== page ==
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What is the best way to increase college acceptance rates at a high school where half the students live in poverty? Teach them to play Mariachi music.

Wenatchee High School, a low-slung brick building framed by the toothy spires of Saddle Rock, is one of the largest high schools in the state. Deep in “apple country,” 40 percent of students here are Hispanic. Fifty percent qualify for free or reduced-cost lunches — a standard measure of poverty in public schools.

“Their parents don’t always have what they need. Some of them don’t have a computer or access to a computer,” says Ramon Rivera, director of “Mariachi Huenachi,” a program at Wenatchee High School that teaches students (many with parents originally from Mexico) to play a type of traditional Mexican folk music.

It might be hard to understand how a music class can help students do better in school, especially when so many are struggling to get their basic needs met. But Mariachi Huenachi is more than just a music program, something that becomes evident as soon as you watch one of the daily rehearsals.

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At first glance, the painted cinder-block classroom looks like any chaotic high-school scene: Students gossip in clusters and shout at each other from across the room. But once the trumpets start blaring, and strumming on the tiny vihuela

guitar begins

, it’s pure performance.

I watched in awe as a 15-year-old

boy belted out a ranchera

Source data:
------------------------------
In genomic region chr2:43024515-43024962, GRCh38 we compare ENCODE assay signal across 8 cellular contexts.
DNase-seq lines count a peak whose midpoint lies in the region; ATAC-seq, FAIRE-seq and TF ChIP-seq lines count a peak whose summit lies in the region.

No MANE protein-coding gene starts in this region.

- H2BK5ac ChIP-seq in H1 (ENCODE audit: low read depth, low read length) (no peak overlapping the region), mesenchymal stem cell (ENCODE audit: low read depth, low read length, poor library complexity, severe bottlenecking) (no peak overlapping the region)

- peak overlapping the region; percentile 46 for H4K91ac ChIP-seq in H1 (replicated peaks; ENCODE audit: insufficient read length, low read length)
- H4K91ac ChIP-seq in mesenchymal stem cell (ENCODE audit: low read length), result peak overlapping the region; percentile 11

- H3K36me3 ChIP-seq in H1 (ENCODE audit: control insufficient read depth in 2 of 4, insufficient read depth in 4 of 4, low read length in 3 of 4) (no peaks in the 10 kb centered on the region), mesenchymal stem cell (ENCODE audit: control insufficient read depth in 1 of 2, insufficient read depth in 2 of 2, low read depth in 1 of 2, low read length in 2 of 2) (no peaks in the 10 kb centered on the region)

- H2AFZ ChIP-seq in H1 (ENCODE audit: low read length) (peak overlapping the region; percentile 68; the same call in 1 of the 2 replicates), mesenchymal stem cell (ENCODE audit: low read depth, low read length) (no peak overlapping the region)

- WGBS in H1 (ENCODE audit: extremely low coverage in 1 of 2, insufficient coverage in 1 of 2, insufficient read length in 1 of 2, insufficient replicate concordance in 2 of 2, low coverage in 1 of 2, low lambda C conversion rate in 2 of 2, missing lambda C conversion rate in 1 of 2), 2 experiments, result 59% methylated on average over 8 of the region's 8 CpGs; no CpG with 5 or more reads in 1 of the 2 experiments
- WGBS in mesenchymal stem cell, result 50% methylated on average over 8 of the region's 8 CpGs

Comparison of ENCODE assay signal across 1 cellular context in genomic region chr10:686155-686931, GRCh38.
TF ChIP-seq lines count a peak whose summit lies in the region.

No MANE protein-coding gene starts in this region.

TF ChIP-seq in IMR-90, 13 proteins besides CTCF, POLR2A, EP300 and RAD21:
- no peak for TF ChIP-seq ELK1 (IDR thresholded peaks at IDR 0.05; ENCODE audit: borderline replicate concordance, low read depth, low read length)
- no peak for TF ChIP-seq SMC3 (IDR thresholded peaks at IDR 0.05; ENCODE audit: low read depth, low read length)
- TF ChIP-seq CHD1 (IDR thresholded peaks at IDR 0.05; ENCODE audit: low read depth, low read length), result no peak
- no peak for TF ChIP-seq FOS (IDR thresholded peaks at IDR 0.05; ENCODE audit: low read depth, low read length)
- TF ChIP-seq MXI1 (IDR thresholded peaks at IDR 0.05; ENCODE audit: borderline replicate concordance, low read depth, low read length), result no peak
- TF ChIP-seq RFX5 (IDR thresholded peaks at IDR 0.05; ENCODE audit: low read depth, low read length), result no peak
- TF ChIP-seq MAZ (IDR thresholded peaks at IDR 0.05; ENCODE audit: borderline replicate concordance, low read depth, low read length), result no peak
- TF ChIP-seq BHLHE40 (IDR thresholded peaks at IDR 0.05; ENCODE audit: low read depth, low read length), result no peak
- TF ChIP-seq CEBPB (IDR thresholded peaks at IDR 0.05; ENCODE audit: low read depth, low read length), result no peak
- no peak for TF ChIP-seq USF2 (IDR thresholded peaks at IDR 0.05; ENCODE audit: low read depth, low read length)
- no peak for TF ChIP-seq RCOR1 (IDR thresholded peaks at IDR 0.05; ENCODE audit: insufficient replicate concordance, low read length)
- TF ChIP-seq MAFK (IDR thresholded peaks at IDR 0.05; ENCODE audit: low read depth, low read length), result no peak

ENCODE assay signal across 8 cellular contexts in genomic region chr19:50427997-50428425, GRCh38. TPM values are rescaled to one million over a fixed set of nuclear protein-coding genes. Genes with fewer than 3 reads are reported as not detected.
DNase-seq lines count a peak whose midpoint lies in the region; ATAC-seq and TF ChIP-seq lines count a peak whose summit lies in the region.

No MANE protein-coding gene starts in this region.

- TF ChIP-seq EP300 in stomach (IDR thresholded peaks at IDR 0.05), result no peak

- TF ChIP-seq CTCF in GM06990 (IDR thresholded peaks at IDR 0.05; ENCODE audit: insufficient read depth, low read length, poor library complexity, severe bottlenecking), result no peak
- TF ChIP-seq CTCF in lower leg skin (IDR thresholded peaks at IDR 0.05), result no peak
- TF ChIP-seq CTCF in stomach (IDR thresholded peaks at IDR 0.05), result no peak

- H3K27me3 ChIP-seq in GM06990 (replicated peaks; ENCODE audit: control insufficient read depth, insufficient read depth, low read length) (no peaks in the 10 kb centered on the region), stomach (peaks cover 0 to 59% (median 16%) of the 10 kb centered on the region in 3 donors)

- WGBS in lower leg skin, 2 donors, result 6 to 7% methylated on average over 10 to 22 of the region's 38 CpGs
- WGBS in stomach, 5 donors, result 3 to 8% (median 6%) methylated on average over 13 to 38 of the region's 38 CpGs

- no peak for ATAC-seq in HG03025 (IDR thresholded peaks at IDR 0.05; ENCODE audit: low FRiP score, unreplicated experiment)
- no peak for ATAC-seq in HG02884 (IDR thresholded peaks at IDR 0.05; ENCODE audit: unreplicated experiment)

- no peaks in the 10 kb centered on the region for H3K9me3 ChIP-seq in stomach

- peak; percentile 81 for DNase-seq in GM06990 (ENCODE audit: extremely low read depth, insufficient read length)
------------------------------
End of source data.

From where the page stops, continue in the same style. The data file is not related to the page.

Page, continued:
in a voice so deep and sure — so full of bravado — I couldn’t believe it was coming from a teenager.

And he was in the intermediate group. The program (numbering 100 students in all) has beginning and intermediate musicians all vying for one of the 25 slots in Mariachi Huenachi — the students that perform around the region and don “the blue suit,” a reverent term for the traditional silver-embroidered outfit issued only to the most advanced mariachis.

Despite the high-quality music these students are trained to produce, Rivera is quick to explain that the power of Mariachi Huenachi is in teaching life skills such as discipline, leadership and confidence.

“We teach them that you have to sell yourself, or someone else will get that job or that slot at the university or that scholarship,” says Rivera, who grew up among musicians in Los Angeles and moved to Eastern Washington to oversee this music program eight years ago. “I want them to have the total package.”

And it’s working. Rivera says college-attendance rates are up and that all 10 seniors in Mariachi Huenachi this year are going on to four-year colleges in the fall.

Bruce Cardenas, 18, is among them, but he wasn’t always sure he was college bound. He says that when he was a freshman, his grades were poor and he was often getting in trouble at school. Rivera’s encouragement helped him turn things around.

“He said, ‘Hey, if you’re going to be in Mariachi you can’t be doing that,’ ” says Cardenas, remembering a talking-to from Rivera. “And I realized that I needed to fix myself if I was going to do anything in my life. That nobody would take me seriously [if I didn’t].”

Cardenas will attend the University of Washington, where he wants to study education and law. He’ll be the first in his family to attend a four-year university.

Cardenas says that cultural pride — his parents are originally from Michoacán, Mexico — has a lot to do with how connected he feels to Mariachi music.

Rivera agrees that Mariachi Huenachi has helped make Mexican culture more visible and celebrated in a school and a region that can feel ethnically segregated. Rivera is particularly proud that the program has recently attracted a few non-Hispanic students: evidence that his beloved Mariachi music is for everyone.

“Now if you think of the Northwest, and you think of what is the capital of Mariachi music, immediately think Wenatchee,” says Rivera. “That’s where the Mariachis are.”

Just look for the blue suits.

Sarah Stuteville is a multimedia journalist and co-founder of The Seattle Globalist,, a blog covering Seattle’s international connections. Sarah Stuteville: Twitter: @SeaStute

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